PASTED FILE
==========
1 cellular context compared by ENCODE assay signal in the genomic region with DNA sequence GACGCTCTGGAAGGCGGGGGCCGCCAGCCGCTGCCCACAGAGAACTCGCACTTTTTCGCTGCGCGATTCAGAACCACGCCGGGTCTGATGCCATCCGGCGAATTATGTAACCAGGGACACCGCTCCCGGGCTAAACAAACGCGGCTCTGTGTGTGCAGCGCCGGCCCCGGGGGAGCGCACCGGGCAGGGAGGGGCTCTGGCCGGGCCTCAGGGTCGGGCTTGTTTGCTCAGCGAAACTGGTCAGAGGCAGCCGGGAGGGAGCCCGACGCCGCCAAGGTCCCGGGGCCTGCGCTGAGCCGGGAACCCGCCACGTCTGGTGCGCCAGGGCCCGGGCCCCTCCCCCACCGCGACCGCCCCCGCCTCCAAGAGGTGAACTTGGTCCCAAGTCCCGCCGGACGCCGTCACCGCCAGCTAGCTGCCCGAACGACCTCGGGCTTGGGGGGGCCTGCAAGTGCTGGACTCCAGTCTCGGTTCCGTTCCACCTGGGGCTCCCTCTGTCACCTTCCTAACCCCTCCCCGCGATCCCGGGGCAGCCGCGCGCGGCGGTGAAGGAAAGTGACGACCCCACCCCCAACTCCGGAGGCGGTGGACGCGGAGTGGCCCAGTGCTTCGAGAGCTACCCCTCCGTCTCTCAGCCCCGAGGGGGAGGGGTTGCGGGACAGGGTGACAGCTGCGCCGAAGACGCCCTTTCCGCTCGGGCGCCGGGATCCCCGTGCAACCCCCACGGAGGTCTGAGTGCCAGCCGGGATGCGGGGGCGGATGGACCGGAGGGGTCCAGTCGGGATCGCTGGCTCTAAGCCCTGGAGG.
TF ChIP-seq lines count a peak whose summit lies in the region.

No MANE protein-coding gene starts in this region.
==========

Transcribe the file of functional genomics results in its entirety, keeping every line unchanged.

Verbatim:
1 cellular context compared by ENCODE assay signal in the genomic region with DNA sequence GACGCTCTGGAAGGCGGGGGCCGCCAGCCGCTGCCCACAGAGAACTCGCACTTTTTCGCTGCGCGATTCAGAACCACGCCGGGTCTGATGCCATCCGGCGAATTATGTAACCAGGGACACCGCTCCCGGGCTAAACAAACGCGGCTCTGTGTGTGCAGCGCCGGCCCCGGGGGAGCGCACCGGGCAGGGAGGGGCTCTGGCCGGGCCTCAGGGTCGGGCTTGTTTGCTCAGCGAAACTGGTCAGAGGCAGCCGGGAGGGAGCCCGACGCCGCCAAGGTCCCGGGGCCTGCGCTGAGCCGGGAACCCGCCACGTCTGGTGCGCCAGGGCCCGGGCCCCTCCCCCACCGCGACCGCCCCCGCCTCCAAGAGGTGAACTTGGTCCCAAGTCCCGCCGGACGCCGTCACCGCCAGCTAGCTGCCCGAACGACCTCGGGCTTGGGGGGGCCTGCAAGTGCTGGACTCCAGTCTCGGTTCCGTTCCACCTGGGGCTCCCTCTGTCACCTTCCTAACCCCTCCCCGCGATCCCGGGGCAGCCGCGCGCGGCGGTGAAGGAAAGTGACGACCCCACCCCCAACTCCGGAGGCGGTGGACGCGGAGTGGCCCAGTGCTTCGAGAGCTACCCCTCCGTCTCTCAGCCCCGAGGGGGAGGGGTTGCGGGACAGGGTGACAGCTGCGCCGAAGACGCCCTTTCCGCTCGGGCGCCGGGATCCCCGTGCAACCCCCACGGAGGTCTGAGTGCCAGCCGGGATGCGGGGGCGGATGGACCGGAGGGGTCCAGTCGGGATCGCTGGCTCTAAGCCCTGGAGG.
TF ChIP-seq lines count a peak whose summit lies in the region.

No MANE protein-coding gene starts in this region.